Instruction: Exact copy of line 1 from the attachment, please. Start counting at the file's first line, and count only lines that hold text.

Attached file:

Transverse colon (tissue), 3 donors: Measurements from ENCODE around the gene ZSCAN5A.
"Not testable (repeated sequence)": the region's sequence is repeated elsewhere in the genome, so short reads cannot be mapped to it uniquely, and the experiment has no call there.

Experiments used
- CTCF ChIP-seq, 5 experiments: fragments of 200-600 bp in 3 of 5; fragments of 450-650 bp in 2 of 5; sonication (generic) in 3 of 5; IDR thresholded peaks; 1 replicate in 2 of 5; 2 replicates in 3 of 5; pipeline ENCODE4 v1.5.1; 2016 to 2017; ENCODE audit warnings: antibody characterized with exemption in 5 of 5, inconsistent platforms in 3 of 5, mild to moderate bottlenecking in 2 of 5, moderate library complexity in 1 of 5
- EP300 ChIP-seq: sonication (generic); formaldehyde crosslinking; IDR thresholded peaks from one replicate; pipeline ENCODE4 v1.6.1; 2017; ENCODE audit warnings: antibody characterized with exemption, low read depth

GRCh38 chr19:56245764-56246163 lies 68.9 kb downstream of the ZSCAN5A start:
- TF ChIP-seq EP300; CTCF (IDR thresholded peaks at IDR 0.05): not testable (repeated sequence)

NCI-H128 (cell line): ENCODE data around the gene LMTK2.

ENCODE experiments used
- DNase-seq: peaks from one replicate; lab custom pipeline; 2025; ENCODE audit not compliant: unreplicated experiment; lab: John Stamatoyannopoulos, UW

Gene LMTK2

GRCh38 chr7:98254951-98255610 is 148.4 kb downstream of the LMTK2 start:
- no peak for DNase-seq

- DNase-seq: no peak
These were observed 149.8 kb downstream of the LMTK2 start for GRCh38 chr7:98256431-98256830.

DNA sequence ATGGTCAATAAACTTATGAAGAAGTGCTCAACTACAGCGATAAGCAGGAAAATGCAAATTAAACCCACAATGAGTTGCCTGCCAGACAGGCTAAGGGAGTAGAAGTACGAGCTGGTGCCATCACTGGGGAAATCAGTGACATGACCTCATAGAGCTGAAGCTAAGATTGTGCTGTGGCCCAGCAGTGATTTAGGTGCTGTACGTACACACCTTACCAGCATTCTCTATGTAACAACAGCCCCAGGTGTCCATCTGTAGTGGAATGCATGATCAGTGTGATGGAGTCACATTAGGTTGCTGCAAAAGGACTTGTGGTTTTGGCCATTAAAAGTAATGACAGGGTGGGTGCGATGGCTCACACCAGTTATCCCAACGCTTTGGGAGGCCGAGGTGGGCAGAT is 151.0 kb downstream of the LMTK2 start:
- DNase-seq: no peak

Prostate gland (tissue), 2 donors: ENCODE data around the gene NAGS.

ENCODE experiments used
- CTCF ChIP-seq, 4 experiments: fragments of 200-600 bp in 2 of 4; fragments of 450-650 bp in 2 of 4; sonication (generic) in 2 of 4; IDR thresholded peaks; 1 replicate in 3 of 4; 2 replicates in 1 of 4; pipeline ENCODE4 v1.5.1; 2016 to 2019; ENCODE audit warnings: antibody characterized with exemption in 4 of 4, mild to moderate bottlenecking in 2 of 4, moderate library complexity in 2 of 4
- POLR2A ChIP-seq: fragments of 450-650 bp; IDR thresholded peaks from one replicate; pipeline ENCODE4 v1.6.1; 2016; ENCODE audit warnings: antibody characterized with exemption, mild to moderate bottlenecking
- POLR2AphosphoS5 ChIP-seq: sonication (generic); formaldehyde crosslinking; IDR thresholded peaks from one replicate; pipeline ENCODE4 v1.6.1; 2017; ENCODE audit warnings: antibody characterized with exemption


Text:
Transverse colon (tissue), 3 donors: Measurements from ENCODE around the gene ZSCAN5A.